PACE team concerned about fairness in Turkish presidential election

A delegation from the Parliamentary Assembly of the Council of Europe (PACE) has expressed concern about election fairness following talks it held recently in Ankara regarding the upcoming presidential election process.

The six-member PACE delegation was in Ankara from July 21-22 for a visit ahead of the presidential election on Aug. 10.

Five members of the PACE delegation, representing each of the political groups within PACE, along with a rapporteur of the assembly’s monitoring committee, held talks in the capital at the beginning of the week with journalists, NGOs and representatives of the three presidential candidates, among other parties, to assess the electoral framework and campaign.

During its visit the delegation also met with Ekmeleddin İhsanoğlu, joint presidential candidate of the Republican People’s Party (CHP) and the Nationalist Movement Party (MHP), Yalcin Akdoğan, chief advisor to the prime minister, and Nazmi Gür, representative of Selahattin Demirtas, the presidential candidate of the Peoples’ Democratic Party (HDP), about the election process. The delegation also had talks with the chairmen of the Supreme Election Board (YSK) and the Radio and Television Supreme Council (RTÜK).

The delegation released a statement on Thursday on the PACE website, saying: “[The delegation] reiterates its concerns about the shortcomings in the regulations concerning campaign expenditure, misuse of administrative resources by one candidate and unbalanced media coverage.” Although welcoming a step taken to regulate funding of the election campaign, including limitations on individual donations, the delegation said in its statement that “it would be necessary to reinforce the legislation by introducing a ceiling for campaign expenditures to enable proper monitoring of the spending of the funds, and to ensure the same opportunities for all candidates.”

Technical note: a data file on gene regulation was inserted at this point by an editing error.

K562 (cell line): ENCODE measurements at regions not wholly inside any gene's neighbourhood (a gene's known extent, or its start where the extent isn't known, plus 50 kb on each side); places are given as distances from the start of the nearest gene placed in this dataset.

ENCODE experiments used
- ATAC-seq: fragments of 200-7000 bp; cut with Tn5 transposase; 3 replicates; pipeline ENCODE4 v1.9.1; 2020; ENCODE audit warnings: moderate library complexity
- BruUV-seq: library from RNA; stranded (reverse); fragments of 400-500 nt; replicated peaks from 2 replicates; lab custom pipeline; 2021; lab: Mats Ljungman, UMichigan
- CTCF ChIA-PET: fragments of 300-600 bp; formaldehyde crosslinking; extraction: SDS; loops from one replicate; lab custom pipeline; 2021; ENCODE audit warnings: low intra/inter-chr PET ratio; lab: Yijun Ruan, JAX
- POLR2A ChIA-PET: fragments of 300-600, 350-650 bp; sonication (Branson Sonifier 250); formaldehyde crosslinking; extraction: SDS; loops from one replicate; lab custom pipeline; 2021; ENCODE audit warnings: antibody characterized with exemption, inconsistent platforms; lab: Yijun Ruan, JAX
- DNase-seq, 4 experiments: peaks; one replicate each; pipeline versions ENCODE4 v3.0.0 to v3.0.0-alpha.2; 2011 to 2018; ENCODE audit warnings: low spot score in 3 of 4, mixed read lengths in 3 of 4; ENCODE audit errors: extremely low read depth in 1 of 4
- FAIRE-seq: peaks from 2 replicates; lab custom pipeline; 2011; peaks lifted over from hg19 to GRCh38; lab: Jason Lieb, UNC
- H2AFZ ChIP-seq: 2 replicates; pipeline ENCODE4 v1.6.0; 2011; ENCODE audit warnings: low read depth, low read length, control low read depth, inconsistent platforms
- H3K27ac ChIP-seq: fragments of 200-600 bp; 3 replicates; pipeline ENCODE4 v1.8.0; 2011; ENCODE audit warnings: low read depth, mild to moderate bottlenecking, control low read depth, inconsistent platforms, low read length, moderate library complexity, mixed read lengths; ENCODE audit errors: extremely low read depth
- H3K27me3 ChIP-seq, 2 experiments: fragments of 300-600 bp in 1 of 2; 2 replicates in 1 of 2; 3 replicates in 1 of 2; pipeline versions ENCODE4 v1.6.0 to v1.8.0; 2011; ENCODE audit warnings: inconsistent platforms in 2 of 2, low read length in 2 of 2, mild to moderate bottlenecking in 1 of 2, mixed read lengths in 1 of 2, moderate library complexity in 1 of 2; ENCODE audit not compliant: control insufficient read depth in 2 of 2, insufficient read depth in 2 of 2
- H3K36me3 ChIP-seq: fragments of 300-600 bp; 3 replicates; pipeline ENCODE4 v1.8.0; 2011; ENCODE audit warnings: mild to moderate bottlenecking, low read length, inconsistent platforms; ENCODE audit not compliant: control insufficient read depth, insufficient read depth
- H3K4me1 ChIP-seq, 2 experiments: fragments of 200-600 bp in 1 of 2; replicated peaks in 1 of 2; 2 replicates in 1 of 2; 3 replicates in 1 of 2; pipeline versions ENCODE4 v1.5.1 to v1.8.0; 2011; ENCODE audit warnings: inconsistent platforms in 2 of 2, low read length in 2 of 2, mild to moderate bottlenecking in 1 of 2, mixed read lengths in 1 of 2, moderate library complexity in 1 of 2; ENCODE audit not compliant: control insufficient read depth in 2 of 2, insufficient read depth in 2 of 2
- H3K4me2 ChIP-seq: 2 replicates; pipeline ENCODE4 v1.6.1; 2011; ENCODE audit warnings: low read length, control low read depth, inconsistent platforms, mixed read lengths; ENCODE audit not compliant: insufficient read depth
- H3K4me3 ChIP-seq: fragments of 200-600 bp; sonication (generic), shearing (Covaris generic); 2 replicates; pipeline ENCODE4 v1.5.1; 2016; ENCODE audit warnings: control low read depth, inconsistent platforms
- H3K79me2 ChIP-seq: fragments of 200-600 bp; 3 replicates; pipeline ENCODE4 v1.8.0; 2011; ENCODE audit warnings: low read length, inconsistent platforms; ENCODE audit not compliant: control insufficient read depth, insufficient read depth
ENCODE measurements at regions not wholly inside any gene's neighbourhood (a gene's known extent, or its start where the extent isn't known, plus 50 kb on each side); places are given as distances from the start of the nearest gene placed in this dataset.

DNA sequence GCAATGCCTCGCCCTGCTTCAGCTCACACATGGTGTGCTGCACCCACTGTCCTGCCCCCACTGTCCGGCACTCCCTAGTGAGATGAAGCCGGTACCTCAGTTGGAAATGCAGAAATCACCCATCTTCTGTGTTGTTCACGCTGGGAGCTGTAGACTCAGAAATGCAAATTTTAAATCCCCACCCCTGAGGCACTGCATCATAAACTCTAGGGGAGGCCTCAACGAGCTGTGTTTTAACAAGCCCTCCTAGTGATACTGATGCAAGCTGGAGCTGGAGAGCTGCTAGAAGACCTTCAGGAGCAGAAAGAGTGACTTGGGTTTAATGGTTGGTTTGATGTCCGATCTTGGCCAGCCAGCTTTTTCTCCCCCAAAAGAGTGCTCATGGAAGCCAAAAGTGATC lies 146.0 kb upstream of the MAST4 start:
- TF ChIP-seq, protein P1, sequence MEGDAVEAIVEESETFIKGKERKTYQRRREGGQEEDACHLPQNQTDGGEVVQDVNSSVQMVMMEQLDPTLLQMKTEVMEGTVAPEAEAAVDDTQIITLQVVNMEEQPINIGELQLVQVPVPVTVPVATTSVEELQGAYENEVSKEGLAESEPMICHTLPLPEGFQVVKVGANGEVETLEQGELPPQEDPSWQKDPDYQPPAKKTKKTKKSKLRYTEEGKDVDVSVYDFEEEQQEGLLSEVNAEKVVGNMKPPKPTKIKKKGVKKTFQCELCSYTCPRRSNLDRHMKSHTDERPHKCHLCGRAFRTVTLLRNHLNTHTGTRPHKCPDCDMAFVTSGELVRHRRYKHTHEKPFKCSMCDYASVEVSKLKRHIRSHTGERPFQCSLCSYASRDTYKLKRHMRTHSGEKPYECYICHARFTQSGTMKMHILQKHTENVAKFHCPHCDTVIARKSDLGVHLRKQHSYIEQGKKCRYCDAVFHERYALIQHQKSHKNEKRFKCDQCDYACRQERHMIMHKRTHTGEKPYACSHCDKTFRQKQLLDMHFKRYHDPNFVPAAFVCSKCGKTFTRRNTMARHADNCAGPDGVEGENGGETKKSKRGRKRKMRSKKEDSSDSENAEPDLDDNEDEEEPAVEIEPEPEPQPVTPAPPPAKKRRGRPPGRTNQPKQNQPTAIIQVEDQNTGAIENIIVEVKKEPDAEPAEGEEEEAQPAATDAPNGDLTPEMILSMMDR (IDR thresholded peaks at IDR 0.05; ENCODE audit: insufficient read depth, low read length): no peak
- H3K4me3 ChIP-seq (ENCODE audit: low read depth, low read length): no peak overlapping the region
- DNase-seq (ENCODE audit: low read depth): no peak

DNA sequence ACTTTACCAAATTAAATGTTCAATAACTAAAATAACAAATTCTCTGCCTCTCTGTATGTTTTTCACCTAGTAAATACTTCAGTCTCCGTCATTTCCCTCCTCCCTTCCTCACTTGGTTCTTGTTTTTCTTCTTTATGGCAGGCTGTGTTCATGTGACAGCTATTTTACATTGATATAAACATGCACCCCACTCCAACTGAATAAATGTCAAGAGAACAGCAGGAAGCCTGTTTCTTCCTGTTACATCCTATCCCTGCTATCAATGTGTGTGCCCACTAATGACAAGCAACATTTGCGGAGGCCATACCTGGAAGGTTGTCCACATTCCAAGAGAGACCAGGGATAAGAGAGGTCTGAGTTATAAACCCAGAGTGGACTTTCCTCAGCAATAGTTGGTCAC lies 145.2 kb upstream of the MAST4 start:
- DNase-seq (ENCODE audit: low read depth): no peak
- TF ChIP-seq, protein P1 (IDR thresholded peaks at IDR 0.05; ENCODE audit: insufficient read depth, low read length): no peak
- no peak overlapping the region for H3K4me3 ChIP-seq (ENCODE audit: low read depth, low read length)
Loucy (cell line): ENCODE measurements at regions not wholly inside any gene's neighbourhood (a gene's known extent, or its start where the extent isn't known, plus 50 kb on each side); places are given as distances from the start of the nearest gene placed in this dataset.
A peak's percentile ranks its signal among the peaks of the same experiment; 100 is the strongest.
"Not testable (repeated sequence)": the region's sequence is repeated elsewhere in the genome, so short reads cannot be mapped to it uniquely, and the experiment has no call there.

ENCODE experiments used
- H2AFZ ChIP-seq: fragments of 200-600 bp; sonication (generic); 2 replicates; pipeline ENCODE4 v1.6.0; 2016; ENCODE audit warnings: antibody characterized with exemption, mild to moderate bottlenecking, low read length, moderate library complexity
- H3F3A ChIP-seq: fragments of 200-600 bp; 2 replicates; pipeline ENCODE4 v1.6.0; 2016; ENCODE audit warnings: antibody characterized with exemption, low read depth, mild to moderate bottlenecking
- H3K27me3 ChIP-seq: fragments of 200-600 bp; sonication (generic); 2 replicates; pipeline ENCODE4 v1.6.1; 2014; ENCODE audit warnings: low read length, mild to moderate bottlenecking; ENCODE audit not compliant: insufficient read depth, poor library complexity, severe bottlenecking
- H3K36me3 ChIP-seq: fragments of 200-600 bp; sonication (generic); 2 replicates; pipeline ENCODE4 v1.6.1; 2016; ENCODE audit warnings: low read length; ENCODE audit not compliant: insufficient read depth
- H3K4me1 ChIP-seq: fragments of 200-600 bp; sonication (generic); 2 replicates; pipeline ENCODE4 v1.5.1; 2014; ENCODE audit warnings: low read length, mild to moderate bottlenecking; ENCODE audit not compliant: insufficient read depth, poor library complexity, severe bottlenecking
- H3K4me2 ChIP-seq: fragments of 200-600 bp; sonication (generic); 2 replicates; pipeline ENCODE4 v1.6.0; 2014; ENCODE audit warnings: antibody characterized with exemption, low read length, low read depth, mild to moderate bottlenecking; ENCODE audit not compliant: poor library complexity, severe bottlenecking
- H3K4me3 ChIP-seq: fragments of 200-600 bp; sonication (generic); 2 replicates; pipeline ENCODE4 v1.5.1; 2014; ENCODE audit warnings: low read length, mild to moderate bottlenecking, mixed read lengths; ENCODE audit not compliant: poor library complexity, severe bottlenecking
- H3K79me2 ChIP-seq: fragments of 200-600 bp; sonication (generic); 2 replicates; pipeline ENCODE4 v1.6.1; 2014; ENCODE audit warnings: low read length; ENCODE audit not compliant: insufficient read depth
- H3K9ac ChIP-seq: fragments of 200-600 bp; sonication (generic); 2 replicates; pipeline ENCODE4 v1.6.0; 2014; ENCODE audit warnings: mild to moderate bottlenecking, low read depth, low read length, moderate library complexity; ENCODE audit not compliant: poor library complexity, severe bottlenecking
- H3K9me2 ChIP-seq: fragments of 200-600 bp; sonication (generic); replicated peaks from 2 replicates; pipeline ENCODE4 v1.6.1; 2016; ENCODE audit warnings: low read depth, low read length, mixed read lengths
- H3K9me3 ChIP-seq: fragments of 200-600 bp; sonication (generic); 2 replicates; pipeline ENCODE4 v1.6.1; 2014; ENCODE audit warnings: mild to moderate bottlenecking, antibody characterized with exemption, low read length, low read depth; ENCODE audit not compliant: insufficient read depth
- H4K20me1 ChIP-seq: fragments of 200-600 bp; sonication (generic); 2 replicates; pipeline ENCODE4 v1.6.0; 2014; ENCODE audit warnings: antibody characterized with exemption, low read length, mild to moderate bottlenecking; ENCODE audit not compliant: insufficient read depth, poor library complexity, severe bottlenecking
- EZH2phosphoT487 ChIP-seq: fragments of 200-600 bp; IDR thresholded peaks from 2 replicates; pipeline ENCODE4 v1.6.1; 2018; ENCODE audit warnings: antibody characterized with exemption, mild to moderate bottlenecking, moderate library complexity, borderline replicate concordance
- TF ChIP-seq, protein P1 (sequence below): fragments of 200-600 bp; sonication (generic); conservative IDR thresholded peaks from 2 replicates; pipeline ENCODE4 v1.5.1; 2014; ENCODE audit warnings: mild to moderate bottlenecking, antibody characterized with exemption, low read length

The delegation also drew attention to the weaknesses of the current monitoring mechanism of the election campaign accounts of presidential candidates, saying, “The legislation should be fine-tuned to clarify the role of political parties, the issue of in-kind contributions and personal resources of candidates.”

The fairness of the presidential election is overshadowed by the fact that Prime Minister Recep Tayyip Erdoğan, who is running for president as the candidate of the ruling Justice and Development Party (AK Party), has been conducting his campaign without resigning from office. Erdoğan’s candidacy is one of the issues dealt with in the PACE delegation’s statement. Although the statement said Erdoğan was not required by law to resign, the delegation expressed concern, saying the administrative means available to Erdoğan as prime minister would give him disproportionate access to resources and media coverage, in the absence of strict regulations. Use of administrative resources by candidates is normally forbidden in law.

“The issue of misuse of administrative resources was raised on several occasions during the meetings. The delegation therefore called upon the authorities to adopt clearer and stricter regulations related to the activities carried out by incumbent politicians standing in presidential elections,” the statement said.

Opposition parties have much criticized the presidential candidate of the ruling party for enjoying more airtime than the other candidates on the state-owned Turkish Radio and Television Corporation (TRT).

Unbalanced media coverage in favor of Erdoğan during the election campaign, for which he has also been much criticized by the opposition, is another point the PACE delegation drew attention to as a matter that needs to be actively taken care of.

Noting that all broadcasters, including the TRT, are required to ensure impartial and equal media coverage of the campaign, PACE’s statement continued: “The delegation regretted the lack of a timely response by state institutions to redress unbalanced media coverage during the campaign, which occurred despite the existing legal provisions. The delegation calls upon all stakeholders, in particular the RTÜK and the YSK, to be more efficient in applying the law and using the measures foreseen in the legislation, and to ensure equal airtime to all candidates.”